Every decision we make teaches us a lesson, creates consequence or strengthens a virtue. Recently I started job hunting for my first full-time job after college. Before I started I imagined it would be a simple process with quick results. I remember hearing my college professors say, “It typically takes fresh graduates up to six months to find their first job.” I remember listening and thinking, “Well, that may be the case for some people, but it’s not going to be the case for me.” I realize now after two months of no luck what a slap to the face feels like. Job hunting has been a humbling, challenging, thrilling and irritating experience. Just because you have an up-to-date resume, relevant cover letter and snazzy online portfolio, that doesn’t suggest that a job is just going to fall into your lap. This proves how much effort it takes to track down a good job. You’ll notice how I used the word good instead of perfect because the first job may not be the perfect job, but it will be a good fit and inspire growth.
The decision I made: to search for my first job has led to strengthening two virtues: patience and perseverance. Patience is the capacity to accept or tolerate delay without getting angry or upset. On the other side, perseverance is the continued effort to do or achieve something despite difficulties, failure, or opposition. Being able to accept that this is going to take time, trusting that God has a plan for me, and reading through job descriptions that do not match my skill set have tested my patience. Sitting down and filling out application after application, sifting through an endless stream of job alert emails, and going on failed interviews have tested my perseverance.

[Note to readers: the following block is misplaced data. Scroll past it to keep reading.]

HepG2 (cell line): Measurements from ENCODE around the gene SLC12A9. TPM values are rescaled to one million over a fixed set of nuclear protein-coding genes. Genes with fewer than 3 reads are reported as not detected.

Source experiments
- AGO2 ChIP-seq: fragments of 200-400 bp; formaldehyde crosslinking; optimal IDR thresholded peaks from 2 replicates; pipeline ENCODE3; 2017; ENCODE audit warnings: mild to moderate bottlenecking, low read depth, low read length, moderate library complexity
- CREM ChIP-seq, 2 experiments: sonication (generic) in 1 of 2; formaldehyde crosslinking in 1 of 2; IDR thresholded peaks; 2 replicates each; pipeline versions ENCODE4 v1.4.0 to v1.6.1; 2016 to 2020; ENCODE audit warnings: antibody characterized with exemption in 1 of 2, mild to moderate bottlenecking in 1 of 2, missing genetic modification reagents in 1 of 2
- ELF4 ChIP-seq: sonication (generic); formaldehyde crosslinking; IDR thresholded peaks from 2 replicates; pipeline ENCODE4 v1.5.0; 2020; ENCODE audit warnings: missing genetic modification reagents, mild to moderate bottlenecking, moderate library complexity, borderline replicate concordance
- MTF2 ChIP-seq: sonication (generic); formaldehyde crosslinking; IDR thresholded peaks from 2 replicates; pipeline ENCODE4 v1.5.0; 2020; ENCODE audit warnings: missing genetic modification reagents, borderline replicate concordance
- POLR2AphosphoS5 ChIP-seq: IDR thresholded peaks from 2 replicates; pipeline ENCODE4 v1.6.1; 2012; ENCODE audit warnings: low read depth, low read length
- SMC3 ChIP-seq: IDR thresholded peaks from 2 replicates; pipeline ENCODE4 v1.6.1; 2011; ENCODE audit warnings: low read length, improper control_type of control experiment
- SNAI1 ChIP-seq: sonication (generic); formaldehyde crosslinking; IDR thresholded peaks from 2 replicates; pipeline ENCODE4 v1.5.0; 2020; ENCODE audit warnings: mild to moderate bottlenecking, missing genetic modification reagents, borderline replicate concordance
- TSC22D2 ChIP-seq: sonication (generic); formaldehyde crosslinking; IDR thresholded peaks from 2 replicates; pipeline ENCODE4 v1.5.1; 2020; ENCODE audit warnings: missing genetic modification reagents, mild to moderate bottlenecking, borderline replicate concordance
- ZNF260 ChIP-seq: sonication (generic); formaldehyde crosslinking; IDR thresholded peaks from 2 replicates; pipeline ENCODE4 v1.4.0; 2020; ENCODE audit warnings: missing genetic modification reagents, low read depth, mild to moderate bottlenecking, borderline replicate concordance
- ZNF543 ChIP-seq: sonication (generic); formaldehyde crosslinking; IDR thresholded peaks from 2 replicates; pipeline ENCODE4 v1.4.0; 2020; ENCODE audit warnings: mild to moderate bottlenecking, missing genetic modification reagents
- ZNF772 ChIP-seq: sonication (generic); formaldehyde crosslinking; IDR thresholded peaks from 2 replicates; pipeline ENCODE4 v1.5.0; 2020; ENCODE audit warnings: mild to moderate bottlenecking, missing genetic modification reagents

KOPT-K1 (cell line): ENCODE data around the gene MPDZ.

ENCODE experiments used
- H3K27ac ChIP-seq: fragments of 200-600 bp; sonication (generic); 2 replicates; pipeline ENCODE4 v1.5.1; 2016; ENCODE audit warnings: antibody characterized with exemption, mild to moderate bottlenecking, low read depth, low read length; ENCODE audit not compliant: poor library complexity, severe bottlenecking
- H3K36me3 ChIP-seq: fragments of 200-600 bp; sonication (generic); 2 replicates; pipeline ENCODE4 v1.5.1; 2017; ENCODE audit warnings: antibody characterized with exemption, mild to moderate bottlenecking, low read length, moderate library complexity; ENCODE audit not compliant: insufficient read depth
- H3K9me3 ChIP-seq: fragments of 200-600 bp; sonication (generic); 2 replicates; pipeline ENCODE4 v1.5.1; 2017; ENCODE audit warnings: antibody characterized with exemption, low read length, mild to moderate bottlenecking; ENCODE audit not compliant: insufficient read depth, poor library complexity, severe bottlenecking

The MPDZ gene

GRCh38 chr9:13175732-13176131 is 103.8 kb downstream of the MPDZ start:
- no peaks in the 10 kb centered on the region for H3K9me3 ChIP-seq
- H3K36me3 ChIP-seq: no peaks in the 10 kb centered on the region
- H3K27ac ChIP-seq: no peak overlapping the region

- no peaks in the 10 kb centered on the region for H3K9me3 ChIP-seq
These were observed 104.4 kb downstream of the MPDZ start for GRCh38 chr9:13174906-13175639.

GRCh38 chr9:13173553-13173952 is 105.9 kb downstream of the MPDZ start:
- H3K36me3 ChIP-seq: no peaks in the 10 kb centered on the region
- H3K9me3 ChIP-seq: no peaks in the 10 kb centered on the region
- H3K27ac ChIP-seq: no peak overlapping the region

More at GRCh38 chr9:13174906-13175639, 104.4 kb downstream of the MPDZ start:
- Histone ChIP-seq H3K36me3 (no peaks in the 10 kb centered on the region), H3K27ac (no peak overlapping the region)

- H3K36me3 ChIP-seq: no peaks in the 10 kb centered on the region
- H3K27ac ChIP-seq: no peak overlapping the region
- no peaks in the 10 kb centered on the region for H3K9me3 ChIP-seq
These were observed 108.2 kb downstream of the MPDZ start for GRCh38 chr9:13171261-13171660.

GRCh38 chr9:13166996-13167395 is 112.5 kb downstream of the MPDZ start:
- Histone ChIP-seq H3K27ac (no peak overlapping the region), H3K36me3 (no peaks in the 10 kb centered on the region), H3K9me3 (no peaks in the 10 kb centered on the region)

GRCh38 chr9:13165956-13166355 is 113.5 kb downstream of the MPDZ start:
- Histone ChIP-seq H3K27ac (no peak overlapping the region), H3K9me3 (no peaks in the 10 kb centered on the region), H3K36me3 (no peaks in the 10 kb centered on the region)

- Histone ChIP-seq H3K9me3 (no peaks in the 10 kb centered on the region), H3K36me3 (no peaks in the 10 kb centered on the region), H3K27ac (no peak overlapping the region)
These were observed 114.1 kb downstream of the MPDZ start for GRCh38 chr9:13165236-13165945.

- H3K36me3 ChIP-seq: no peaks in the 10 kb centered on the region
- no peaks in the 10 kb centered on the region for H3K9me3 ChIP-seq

These past couple months have been hard, and I know the coming months will be more of the same: a surplus of uncertainty, more humbling interviews and unending applications. At this point I have no idea what my first job will look like, and that terrifies me. I don’t know what the expectations will be, what kind of attitude my manager will have, if I’ll get along with my coworkers or how far I’ll have to commute to get to work on time, but I do know that it’s going to take a lot more than what I’ve been putting in. Coming to the conclusion that more effort is going to be required to achieve my end goal has made it clear that my patience and perseverance are going to be strained for a while, but after all this is over they will be stronger than ever.